This sobering look at the future of warfare predicts that conflicts will now be fought over diminishing supplies of our most precious natural resources.
From the barren oilfields of Central Asia to the lush Nile delta, from the busy shipping lanes of the South China Sea to the uranium mines and diamond fields of sub-Saharan Africa, Resource Wars looks at the growing impact of resource scarcity on the military policies of nations. International security expert Michael T. Klare argues that in the early decades of the new millennium wars will be fought not over ideology but over resources, as states battle to control dwindling supplies of precious natural commodities. The political divisions of the Cold War, Klare asserts, are giving way to an immense global scramble for essential materials, such as oil, timber, minerals, and water. And as armies throughout the world define resource security as their primary mission, widespread instability is bound to follow, especially in those places where resource competition overlaps with long-standing disputes over territorial rights.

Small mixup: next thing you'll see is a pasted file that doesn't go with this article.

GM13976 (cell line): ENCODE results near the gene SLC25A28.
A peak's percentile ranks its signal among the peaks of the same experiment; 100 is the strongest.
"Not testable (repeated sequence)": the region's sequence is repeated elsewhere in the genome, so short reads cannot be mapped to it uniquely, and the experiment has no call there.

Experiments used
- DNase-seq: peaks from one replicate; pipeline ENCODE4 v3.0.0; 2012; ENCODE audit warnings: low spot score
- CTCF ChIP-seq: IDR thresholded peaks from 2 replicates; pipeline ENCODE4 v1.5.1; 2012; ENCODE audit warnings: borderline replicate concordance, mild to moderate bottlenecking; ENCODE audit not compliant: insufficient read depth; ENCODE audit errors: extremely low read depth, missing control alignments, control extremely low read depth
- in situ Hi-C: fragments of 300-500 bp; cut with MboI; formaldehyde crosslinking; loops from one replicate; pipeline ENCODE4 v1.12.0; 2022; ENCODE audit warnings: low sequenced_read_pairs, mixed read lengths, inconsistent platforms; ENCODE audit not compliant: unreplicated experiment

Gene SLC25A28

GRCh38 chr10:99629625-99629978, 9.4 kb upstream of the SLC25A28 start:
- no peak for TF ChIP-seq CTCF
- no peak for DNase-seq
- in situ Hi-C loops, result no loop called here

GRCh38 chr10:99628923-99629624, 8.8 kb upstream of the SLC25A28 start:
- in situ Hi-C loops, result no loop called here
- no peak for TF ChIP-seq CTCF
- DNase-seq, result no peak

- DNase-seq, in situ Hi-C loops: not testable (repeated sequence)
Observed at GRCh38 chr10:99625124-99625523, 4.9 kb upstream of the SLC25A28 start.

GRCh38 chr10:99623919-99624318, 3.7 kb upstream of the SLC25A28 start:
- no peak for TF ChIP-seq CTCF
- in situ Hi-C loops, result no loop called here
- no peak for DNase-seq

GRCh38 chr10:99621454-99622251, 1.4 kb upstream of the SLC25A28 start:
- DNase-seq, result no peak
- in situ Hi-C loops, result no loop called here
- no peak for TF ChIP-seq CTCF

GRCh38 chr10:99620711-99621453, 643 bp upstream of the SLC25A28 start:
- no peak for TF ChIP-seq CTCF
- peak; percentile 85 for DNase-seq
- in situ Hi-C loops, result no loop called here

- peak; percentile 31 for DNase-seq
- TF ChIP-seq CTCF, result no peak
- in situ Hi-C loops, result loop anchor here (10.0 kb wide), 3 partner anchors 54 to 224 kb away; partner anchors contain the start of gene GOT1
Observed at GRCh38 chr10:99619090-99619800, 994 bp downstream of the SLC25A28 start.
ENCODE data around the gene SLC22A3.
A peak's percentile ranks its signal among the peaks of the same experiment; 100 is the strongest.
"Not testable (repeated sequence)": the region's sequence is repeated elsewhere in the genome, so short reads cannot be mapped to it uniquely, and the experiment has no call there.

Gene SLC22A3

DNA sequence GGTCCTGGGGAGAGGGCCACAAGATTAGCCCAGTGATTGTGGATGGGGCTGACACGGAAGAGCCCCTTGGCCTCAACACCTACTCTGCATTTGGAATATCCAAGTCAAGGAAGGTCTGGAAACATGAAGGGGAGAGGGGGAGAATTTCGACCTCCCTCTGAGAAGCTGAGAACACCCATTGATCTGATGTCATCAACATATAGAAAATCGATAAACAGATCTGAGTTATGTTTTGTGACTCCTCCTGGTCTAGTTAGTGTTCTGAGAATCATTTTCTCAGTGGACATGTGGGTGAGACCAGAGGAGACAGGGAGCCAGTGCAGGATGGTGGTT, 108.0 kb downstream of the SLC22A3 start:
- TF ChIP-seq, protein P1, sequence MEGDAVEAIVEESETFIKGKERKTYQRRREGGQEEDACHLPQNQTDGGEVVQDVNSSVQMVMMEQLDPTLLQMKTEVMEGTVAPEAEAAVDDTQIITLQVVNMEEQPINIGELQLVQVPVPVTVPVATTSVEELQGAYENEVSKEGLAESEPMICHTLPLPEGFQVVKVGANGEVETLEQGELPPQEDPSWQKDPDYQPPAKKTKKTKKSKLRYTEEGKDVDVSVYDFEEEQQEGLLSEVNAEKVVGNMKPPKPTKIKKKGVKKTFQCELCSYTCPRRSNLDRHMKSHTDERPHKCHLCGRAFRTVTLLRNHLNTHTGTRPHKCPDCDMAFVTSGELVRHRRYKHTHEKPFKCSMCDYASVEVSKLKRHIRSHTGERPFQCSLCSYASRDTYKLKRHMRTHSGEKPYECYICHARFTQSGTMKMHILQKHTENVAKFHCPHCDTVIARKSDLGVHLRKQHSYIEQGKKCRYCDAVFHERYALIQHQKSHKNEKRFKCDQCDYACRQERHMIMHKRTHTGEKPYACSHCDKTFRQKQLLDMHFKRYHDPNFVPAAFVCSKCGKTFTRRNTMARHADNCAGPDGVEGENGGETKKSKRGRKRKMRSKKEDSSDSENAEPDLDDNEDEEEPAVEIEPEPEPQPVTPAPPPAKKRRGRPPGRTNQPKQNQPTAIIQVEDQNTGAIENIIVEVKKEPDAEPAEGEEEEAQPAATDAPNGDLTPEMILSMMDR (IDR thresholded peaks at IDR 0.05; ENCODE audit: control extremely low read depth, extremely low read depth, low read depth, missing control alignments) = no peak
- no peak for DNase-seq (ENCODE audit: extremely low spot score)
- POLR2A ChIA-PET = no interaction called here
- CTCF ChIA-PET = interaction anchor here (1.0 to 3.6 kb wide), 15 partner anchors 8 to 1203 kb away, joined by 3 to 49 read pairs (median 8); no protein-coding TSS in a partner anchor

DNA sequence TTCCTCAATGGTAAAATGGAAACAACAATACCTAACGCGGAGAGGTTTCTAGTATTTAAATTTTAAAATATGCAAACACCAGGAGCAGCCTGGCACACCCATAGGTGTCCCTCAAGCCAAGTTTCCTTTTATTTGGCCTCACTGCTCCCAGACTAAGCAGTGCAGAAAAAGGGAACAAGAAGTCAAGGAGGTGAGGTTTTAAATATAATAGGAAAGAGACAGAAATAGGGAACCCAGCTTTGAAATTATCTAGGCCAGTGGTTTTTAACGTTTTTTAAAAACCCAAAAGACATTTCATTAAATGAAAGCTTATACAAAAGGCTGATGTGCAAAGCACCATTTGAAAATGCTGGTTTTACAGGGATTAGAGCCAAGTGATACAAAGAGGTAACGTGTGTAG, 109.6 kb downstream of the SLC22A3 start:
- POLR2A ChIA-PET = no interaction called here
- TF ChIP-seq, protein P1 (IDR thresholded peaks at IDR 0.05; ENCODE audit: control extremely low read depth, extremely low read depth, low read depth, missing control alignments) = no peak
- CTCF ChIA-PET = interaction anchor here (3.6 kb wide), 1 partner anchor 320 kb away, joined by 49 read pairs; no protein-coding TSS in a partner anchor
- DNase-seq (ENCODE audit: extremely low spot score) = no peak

A much-needed assessment of a changed world, Resource Wars is a compelling look at the future of warfare in an era of heightened environmental stress and accelerated economic competition.
Michael T. Klare is director of the Five College Program in Peace and World Security Studies in Amherst, Massachusetts, and author of numerous books on the changing nature of warfare, including Low-Intensity Warfare, Word Security, and Rogue States and Nuclear Outlaws. He lives in Northampton, Massachusetts.